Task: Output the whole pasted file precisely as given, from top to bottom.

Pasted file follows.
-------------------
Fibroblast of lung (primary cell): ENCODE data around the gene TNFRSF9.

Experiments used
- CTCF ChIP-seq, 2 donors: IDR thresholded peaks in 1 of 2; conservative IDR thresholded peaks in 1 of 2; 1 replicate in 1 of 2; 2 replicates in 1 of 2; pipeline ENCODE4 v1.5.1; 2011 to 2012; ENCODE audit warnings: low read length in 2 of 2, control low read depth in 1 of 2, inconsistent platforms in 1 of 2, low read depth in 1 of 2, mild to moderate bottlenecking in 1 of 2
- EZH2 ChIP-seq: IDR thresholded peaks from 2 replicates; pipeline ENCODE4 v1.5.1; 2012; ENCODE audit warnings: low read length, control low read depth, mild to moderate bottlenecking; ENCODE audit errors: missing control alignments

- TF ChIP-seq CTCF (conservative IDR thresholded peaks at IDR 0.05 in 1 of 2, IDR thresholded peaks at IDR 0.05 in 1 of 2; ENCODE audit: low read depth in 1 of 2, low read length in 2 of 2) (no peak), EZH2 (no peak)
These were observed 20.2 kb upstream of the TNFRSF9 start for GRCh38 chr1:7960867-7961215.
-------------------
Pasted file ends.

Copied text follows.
Fibroblast of lung (primary cell): ENCODE data around the gene TNFRSF9.

Experiments used
- CTCF ChIP-seq, 2 donors: IDR thresholded peaks in 1 of 2; conservative IDR thresholded peaks in 1 of 2; 1 replicate in 1 of 2; 2 replicates in 1 of 2; pipeline ENCODE4 v1.5.1; 2011 to 2012; ENCODE audit warnings: low read length in 2 of 2, control low read depth in 1 of 2, inconsistent platforms in 1 of 2, low read depth in 1 of 2, mild to moderate bottlenecking in 1 of 2
- EZH2 ChIP-seq: IDR thresholded peaks from 2 replicates; pipeline ENCODE4 v1.5.1; 2012; ENCODE audit warnings: low read length, control low read depth, mild to moderate bottlenecking; ENCODE audit errors: missing control alignments

- TF ChIP-seq CTCF (conservative IDR thresholded peaks at IDR 0.05 in 1 of 2, IDR thresholded peaks at IDR 0.05 in 1 of 2; ENCODE audit: low read depth in 1 of 2, low read length in 2 of 2) (no peak), EZH2 (no peak)
These were observed 20.2 kb upstream of the TNFRSF9 start for GRCh38 chr1:7960867-7961215.